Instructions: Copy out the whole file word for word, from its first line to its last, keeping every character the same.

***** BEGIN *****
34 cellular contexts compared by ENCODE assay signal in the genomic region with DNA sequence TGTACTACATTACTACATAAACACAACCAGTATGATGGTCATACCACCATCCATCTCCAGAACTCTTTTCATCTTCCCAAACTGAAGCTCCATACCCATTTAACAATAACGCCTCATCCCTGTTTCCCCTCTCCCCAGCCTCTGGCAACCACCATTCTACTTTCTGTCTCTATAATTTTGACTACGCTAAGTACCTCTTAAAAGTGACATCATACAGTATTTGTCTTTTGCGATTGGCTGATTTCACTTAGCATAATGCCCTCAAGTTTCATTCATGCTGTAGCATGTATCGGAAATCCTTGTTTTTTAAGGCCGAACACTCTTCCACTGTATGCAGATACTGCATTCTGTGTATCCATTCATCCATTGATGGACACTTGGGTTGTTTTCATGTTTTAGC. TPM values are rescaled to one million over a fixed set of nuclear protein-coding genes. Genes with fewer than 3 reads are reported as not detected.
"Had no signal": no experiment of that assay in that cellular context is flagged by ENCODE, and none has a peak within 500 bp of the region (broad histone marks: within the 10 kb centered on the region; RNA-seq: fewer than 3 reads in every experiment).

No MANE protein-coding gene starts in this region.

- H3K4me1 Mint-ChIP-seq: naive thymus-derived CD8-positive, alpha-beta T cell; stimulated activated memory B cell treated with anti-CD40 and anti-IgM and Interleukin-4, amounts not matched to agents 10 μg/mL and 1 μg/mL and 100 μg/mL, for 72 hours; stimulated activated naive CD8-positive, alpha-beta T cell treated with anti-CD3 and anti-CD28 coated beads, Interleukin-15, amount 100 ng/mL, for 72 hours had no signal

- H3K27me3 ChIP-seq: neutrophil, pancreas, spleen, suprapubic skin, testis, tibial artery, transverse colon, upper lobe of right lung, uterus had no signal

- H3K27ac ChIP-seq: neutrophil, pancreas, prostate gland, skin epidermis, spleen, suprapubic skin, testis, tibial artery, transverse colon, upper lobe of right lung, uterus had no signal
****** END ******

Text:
34 cellular contexts compared by ENCODE assay signal in the genomic region with DNA sequence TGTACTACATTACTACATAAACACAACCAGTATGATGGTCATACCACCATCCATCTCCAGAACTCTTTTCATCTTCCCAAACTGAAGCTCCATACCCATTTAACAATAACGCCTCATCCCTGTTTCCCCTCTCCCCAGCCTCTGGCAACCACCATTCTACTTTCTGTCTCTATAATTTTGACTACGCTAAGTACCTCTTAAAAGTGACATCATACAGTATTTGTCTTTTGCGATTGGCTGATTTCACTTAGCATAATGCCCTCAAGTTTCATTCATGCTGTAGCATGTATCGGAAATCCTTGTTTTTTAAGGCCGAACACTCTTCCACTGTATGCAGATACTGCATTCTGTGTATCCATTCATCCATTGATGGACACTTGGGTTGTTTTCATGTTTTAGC. TPM values are rescaled to one million over a fixed set of nuclear protein-coding genes. Genes with fewer than 3 reads are reported as not detected.
"Had no signal": no experiment of that assay in that cellular context is flagged by ENCODE, and none has a peak within 500 bp of the region (broad histone marks: within the 10 kb centered on the region; RNA-seq: fewer than 3 reads in every experiment).

No MANE protein-coding gene starts in this region.

- H3K4me1 Mint-ChIP-seq: naive thymus-derived CD8-positive, alpha-beta T cell; stimulated activated memory B cell treated with anti-CD40 and anti-IgM and Interleukin-4, amounts not matched to agents 10 μg/mL and 1 μg/mL and 100 μg/mL, for 72 hours; stimulated activated naive CD8-positive, alpha-beta T cell treated with anti-CD3 and anti-CD28 coated beads, Interleukin-15, amount 100 ng/mL, for 72 hours had no signal

- H3K27me3 ChIP-seq: neutrophil, pancreas, spleen, suprapubic skin, testis, tibial artery, transverse colon, upper lobe of right lung, uterus had no signal

- H3K27ac ChIP-seq: neutrophil, pancreas, prostate gland, skin epidermis, spleen, suprapubic skin, testis, tibial artery, transverse colon, upper lobe of right lung, uterus had no signal